The Story Behind What We Do

Everybody has a story and each person’s story is a unique autobiography and only that person fully knows their story.

However, some aspects of a person’s story may be known only at an unconscious level and this hidden world will only become available to consciousness when the person finds adequate emotional and social safety, initially with another and, subsequently, within self.

The story of a person’s life is not the events he or she encounters – for example, difficult birth, loving mother, emotionless home, conditional loving, violent father, possessive mother, kind grandparent, affirming teacher. The story consists in the person’s inner responses to these events. What is amazing in a family or classroom or workplace is that each person responds in a unique way to situations that arise. This means that each child has a different mother and a different father, each student a different teacher, each employee a different manager and each voter a different politician. This makes total sense because when two individuals interact, inevitably, their interaction will be of a unique nature. Parents are powerful witnesses to how each child is completely different from the other and this happens whether children are reared in benign or difficult circumstances.

However, when children are reared in violating circumstances their individuality is expressed through the unique formation of very powerful defensive behaviours that are designed on the one hand, to reduce the frequently encountered threats to their wellbeing, and, two, to bring to the attention of any mature adult in their lives their deeply troubled interiority.  Children who experience a stable and loving family also express their individuality and develop a repertoire of open and creative responses that are different to those of the other siblings. Another way of putting it is that children whose wellbeing is jeopardised daily are ingenious in the ways that they repress (hide away) what aspects of their individual self that they dare not exhibit, whilst children whose wellbeing is unconditionally held are ingenious in the ways that they express and manifest their individuality, ensuring that they are not confused with anybody else within the family.

As an adult, each of us has a responsibility to occupy our own individuality. To do that, we need to become aware of our unconscious and conscious responses. You may well ask: are we not always conscious of what we feel, think, say and do? Certainly, you may notice that you can be aggressive, violent, shy, timid or manipulative but you may not be conscious of the sources of those defensive responses. Unless these sources are uncovered your threatening responses towards yourself or towards others will continue. Consciousness requires that we own, understand and are accountable for our inner and outer behaviours and that, when the responses are defensive (as opposed to mature) in nature, that we make new mature choices and take new mature actions.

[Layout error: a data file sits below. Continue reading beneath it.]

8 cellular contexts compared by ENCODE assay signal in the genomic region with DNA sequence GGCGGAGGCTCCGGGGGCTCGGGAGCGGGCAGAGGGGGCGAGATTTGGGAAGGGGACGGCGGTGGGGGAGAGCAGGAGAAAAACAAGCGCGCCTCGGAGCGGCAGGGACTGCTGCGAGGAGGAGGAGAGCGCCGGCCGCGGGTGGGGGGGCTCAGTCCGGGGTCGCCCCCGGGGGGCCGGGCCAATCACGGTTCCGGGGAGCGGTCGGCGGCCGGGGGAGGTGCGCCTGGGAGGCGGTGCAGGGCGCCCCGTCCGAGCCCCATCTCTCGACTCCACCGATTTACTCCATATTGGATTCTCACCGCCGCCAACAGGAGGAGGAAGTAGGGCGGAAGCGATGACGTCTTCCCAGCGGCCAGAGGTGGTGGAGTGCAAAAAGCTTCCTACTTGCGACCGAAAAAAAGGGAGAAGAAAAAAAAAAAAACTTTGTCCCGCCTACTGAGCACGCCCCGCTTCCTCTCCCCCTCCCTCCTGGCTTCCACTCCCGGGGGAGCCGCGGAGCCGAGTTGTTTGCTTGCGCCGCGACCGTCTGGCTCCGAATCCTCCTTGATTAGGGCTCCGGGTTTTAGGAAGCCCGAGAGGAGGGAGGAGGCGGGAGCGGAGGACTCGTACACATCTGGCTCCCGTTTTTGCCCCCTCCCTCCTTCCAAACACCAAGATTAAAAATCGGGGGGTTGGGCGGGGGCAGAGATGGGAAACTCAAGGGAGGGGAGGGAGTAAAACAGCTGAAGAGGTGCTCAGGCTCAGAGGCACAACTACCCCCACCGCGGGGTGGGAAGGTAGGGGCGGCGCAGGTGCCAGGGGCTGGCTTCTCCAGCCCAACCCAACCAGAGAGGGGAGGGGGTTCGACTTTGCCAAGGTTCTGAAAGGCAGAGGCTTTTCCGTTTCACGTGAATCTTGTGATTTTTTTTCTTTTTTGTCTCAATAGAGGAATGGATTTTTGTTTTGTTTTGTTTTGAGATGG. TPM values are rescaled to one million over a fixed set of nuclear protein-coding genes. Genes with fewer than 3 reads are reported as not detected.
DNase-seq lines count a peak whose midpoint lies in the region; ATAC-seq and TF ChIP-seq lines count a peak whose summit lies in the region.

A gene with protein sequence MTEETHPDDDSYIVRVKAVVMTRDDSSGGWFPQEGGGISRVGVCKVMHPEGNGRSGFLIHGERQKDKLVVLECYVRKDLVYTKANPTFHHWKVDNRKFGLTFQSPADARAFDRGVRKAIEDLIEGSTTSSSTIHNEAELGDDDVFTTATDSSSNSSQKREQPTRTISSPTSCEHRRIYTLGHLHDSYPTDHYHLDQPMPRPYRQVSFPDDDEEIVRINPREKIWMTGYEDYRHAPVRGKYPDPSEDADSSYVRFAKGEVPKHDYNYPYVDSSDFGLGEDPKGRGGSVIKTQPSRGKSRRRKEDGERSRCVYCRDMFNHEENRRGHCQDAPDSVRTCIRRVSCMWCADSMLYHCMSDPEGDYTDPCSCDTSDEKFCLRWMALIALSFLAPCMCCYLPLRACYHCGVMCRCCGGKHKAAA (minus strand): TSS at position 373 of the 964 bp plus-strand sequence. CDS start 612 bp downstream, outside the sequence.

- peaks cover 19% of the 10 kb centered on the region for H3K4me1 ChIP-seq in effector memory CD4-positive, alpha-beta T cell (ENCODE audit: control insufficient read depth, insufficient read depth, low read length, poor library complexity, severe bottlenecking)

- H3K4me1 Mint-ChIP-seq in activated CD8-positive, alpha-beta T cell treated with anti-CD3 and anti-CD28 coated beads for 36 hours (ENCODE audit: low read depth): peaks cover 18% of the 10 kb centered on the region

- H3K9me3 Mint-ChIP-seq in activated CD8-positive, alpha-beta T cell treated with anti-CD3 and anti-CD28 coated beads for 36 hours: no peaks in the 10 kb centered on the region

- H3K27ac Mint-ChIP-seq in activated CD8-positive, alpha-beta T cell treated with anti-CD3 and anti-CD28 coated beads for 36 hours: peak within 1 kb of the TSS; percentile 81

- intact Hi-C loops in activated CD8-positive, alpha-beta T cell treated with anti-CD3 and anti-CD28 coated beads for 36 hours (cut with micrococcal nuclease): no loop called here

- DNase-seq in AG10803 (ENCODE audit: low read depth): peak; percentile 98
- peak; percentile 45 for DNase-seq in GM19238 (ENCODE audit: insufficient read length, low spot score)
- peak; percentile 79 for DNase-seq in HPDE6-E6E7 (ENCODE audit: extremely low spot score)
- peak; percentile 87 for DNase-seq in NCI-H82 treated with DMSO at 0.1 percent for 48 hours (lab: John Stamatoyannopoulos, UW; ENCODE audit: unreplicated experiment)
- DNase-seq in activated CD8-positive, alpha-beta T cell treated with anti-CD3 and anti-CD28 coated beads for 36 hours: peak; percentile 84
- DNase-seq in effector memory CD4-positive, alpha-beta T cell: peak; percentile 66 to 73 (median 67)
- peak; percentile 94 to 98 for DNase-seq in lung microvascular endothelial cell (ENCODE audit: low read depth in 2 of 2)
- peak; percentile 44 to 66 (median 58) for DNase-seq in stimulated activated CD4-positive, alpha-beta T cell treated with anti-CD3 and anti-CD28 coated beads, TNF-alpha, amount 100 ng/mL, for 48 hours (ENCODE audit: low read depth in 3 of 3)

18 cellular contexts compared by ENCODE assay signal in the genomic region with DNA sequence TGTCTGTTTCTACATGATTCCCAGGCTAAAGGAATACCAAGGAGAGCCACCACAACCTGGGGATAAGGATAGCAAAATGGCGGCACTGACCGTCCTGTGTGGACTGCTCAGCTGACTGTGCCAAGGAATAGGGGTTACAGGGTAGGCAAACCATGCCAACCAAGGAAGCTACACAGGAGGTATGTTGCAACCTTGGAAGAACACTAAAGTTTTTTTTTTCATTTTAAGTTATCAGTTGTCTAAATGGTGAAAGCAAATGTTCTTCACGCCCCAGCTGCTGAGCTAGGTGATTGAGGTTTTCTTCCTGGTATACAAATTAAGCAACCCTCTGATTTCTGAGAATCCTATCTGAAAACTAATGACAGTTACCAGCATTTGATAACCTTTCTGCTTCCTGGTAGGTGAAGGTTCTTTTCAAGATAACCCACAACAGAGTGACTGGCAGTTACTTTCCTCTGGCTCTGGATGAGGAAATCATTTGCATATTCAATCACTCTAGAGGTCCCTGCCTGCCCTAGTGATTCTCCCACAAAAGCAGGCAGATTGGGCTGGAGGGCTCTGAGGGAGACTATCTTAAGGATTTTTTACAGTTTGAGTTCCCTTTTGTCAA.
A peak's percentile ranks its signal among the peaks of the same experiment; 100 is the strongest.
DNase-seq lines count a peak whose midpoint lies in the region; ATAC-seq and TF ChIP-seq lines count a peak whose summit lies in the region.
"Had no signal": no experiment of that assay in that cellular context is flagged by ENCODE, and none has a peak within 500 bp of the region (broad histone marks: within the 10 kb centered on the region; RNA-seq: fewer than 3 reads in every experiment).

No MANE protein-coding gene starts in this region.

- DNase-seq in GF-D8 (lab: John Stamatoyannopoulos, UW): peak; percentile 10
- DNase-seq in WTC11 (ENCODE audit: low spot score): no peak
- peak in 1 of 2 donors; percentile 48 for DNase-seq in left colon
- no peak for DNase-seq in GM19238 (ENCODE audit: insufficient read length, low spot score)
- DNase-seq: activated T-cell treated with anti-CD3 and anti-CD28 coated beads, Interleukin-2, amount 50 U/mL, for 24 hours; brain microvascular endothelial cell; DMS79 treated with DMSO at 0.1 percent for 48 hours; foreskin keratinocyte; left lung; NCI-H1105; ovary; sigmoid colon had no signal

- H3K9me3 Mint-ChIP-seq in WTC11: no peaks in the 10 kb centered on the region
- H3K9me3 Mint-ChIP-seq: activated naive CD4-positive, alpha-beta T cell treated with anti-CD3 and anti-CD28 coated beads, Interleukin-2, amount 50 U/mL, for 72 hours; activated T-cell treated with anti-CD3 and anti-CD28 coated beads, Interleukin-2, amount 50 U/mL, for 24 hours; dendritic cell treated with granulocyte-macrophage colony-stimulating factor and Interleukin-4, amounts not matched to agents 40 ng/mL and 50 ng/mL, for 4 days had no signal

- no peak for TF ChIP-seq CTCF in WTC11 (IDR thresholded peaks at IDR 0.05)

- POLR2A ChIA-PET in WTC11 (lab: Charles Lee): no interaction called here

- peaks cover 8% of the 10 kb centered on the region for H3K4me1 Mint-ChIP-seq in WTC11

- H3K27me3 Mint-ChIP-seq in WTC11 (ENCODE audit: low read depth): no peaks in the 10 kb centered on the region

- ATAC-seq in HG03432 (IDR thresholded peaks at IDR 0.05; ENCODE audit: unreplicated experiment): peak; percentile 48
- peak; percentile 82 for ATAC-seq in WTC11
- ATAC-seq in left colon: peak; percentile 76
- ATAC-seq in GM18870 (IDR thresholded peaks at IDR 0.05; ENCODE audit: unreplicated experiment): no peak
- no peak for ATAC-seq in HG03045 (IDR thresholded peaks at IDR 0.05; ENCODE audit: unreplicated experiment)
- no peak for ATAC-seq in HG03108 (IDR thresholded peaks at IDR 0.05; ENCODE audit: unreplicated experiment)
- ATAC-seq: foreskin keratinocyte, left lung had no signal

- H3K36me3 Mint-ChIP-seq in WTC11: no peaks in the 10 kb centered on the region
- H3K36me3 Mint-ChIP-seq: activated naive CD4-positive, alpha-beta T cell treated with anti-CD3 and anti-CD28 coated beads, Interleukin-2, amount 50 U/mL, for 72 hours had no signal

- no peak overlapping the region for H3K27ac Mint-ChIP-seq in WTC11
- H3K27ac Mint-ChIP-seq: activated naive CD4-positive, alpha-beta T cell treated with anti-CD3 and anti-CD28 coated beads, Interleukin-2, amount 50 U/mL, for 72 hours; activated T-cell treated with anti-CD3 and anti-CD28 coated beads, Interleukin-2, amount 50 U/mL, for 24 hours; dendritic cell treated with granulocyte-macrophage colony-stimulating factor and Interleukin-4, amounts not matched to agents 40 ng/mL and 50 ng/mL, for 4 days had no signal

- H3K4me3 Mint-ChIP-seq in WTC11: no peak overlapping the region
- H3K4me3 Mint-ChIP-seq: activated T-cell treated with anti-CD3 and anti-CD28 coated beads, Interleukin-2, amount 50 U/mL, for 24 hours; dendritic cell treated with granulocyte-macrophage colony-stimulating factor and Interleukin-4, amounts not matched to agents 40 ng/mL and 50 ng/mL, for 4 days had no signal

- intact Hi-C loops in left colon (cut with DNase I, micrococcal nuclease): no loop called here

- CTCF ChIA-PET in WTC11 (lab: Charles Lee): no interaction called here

Take the example of a manager in the workplace who bullies and intimidates other employees. When confronted he is likely to justify and rationalise his threatening responses by, for example, ‘nobody would do anything around here without being shouted and ranted at’ or ‘being bullied did me no harm as a child.’ However, when that manager compassionately understands the bullying behaviour as an unconscious creation arising from unresolved fears within himself – for instance, fear of failure, fear of what others think, fear of letting down his parents – it is likely that a consciousness will emerge of the real threat that he is posing to the wellbeing of employees. Once that consciousness is present, new choices and new actions are now possible towards himself and the employees. Getting to the story of what led to the bullying is not an attempt to dilute the serious emotional threat that bullying poses – sadly, over sixty suicides occur annually as a result of bullying. On the contrary, it is my belief and my experience that unless the person who bullies becomes conscious of his hidden self-esteem issues, his defensive behaviour will continue and is likely to escalate when outside pressures increase. Change is only possible when what lies hidden is brought to the surface and what it was in his story that led to the creative development of bullying as a means of withstanding hurt. Individuals who bully need the support to stand with themselves, so that they are no longer dependent on others standing with them. The overt intention of bullying is to ensure control, but the covert intention is to draw attention to the urgent need to be in control of self and to support others to do likewise.

Whatever the threatening behaviours we engage in either towards self or others, the unravelling of their purpose can only be found in the examination of one’s story and the discovery of what the defensive responses are doing for you that you need to be doing for yourself.

Dr. Tony Humphreys practices as a clinical psychologist, is author of several books on practical psychology, including The Power of ‘Negative’ Thinking.